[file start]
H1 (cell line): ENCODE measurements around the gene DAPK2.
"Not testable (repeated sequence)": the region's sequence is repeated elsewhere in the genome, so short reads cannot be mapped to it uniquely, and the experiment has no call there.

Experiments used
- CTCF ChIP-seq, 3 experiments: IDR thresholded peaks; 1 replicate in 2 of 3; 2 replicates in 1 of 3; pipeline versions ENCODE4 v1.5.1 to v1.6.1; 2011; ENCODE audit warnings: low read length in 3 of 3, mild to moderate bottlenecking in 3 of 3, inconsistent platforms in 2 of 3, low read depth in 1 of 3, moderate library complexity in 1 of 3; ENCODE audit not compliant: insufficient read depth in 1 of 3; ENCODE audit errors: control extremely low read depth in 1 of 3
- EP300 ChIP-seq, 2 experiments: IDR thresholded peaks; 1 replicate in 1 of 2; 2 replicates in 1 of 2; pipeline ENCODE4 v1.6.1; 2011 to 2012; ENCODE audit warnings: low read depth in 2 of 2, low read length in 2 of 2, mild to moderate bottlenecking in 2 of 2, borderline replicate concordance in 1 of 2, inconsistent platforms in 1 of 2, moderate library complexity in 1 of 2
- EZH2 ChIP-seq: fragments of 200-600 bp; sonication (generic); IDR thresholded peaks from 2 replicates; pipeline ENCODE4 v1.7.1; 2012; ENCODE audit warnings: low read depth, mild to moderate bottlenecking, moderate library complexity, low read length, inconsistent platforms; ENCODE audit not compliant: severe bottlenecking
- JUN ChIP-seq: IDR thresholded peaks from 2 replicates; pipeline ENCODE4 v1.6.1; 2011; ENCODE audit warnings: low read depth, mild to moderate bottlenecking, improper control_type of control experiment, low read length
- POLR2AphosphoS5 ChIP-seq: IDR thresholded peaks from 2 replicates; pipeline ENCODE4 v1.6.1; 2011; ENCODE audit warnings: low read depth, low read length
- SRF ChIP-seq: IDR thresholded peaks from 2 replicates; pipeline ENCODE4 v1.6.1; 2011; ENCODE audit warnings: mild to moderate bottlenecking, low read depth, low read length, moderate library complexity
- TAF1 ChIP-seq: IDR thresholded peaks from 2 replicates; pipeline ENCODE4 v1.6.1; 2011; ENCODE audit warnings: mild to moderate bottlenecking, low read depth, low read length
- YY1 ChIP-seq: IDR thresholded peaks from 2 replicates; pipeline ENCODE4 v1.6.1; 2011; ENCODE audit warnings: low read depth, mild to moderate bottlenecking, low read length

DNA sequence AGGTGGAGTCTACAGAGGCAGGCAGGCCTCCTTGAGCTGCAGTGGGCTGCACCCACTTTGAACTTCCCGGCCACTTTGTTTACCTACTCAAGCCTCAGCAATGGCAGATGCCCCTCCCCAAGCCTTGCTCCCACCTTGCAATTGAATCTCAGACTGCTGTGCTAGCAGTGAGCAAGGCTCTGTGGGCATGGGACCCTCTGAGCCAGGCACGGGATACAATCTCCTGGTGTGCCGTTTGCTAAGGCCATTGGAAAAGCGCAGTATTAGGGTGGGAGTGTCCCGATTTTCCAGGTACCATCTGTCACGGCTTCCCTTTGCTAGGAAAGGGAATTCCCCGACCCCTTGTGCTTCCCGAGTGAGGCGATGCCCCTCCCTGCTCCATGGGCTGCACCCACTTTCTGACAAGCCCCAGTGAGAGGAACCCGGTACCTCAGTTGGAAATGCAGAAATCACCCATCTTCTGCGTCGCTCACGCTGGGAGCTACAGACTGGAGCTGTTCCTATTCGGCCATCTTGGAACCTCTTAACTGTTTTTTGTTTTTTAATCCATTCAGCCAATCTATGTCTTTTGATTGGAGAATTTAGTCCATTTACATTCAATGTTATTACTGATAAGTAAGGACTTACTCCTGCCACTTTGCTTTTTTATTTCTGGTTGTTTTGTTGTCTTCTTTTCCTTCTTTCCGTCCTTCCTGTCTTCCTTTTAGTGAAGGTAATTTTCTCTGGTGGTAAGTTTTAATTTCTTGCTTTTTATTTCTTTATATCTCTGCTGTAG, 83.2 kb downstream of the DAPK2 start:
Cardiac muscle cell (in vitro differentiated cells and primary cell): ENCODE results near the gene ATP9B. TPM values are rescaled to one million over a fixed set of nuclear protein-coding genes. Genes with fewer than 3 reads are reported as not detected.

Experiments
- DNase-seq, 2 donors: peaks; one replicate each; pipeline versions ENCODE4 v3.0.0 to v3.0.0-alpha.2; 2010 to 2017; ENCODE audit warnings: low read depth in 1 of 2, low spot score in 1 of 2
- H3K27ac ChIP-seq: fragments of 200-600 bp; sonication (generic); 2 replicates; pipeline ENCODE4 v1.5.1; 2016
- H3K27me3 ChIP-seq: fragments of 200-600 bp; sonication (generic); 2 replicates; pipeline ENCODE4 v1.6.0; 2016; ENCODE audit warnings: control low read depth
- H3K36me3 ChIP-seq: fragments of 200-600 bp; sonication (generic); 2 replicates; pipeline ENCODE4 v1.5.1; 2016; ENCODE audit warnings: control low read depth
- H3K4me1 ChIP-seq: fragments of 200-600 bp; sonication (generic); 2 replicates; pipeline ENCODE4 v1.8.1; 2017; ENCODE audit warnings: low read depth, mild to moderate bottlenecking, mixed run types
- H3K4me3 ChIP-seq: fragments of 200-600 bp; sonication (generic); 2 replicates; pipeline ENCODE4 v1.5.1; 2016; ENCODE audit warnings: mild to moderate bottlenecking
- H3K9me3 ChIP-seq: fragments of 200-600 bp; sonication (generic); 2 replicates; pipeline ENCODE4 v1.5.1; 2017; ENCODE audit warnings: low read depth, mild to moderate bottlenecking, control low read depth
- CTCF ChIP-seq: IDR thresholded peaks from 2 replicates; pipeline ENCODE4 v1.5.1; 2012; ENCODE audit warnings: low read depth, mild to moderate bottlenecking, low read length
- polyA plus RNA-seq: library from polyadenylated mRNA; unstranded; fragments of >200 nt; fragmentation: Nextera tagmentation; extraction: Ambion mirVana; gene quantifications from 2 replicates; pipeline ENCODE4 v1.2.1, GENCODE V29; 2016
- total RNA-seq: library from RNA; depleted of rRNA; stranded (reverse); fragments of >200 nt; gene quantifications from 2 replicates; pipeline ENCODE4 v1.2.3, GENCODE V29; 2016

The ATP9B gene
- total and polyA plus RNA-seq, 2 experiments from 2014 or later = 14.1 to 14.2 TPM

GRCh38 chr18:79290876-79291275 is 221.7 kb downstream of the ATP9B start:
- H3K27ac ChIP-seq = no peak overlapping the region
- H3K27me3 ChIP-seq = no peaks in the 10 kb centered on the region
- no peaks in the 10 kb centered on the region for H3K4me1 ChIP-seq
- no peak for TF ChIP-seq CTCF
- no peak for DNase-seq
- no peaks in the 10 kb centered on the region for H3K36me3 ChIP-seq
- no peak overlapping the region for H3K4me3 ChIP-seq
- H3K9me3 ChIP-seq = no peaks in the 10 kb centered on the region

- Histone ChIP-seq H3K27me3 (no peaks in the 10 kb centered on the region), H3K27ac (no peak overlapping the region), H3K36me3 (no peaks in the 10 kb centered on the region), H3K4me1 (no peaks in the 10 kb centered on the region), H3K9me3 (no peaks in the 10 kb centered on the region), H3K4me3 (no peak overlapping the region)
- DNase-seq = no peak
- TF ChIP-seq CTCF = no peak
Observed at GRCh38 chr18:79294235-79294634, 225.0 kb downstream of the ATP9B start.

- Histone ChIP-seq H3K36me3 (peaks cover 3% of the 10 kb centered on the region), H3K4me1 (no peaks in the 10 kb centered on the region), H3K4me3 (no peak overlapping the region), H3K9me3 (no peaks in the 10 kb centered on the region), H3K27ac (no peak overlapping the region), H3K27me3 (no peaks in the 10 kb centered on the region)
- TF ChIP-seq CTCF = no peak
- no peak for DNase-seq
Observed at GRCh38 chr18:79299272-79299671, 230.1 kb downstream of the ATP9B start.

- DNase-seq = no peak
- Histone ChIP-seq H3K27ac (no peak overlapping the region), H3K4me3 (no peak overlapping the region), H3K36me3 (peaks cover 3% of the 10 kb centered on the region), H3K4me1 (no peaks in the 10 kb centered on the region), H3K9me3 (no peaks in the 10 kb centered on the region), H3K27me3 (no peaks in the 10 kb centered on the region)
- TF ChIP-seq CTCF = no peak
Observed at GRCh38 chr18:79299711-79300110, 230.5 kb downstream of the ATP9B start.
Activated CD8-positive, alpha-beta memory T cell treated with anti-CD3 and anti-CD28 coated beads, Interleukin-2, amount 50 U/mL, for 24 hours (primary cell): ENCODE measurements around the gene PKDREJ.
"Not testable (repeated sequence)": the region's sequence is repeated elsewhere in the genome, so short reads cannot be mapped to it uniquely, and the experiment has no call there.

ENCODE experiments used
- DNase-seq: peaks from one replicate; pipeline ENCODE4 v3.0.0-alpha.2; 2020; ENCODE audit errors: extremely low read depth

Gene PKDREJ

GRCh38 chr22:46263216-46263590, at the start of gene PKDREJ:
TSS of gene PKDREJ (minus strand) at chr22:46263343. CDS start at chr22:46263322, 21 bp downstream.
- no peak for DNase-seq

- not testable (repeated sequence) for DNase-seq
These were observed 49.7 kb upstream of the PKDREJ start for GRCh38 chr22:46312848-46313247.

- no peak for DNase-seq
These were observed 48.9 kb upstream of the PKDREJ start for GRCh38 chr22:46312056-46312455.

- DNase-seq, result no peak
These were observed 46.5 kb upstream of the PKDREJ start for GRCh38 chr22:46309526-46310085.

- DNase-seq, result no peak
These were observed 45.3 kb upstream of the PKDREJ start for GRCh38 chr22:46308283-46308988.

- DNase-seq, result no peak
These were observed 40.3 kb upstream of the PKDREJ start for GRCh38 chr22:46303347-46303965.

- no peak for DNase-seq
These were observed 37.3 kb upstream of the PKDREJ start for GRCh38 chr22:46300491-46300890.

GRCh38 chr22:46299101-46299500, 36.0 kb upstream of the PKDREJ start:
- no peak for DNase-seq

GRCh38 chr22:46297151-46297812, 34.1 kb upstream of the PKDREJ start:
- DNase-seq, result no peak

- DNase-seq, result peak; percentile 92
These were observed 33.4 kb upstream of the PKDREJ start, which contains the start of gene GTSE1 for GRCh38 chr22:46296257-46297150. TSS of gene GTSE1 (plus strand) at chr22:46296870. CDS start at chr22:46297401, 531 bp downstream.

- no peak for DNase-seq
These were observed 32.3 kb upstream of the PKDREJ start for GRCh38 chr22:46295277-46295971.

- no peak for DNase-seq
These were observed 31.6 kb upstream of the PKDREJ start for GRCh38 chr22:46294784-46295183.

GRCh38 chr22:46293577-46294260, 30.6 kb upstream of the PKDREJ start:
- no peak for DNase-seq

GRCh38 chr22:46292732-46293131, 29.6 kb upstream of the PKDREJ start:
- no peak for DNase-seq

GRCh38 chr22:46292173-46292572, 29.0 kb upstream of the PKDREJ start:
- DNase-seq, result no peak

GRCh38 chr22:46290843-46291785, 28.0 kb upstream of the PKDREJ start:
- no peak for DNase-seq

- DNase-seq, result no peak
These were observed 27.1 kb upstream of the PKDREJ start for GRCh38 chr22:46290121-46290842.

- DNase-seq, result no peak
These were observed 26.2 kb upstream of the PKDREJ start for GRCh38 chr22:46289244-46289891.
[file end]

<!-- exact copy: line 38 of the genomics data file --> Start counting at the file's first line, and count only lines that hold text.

- TF ChIP-seq CTCF = no peak